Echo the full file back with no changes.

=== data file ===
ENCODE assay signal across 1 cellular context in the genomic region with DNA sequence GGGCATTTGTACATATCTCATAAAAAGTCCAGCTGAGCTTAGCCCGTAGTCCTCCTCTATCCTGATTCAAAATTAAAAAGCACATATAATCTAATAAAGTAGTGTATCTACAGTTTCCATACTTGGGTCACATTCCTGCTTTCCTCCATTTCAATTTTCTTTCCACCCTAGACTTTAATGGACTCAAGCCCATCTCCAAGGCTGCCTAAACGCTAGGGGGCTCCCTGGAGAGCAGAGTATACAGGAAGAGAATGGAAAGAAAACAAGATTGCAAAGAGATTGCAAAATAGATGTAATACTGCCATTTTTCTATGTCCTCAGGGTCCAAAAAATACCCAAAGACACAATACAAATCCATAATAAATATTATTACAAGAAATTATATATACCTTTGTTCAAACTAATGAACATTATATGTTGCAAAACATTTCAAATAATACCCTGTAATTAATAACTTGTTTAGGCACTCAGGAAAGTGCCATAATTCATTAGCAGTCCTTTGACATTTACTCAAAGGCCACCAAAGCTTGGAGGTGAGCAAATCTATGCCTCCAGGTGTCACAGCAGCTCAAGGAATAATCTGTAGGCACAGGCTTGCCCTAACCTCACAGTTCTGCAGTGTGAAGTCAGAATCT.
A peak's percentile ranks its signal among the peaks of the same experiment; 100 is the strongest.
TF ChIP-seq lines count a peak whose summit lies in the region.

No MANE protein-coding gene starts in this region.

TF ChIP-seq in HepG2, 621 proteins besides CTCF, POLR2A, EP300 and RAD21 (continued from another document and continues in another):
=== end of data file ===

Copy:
ENCODE assay signal across 1 cellular context in the genomic region with DNA sequence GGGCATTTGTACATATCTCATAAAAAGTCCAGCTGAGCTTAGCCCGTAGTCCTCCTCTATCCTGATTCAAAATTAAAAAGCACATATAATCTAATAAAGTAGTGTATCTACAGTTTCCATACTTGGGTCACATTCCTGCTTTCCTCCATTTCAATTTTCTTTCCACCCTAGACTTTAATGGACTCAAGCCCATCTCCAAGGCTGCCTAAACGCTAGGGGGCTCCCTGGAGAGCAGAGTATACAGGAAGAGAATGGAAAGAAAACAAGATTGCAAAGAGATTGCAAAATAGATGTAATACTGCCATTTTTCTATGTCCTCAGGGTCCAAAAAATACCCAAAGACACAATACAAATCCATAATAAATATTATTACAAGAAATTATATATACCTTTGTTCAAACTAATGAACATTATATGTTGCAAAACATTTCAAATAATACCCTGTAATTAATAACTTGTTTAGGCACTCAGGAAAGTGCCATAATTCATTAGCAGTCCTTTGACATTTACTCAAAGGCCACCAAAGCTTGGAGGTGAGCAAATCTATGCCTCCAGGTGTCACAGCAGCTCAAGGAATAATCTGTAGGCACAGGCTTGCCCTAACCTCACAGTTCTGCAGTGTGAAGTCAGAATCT.
A peak's percentile ranks its signal among the peaks of the same experiment; 100 is the strongest.
TF ChIP-seq lines count a peak whose summit lies in the region.

No MANE protein-coding gene starts in this region.

TF ChIP-seq in HepG2, 621 proteins besides CTCF, POLR2A, EP300 and RAD21 (continued from another document and continues in another):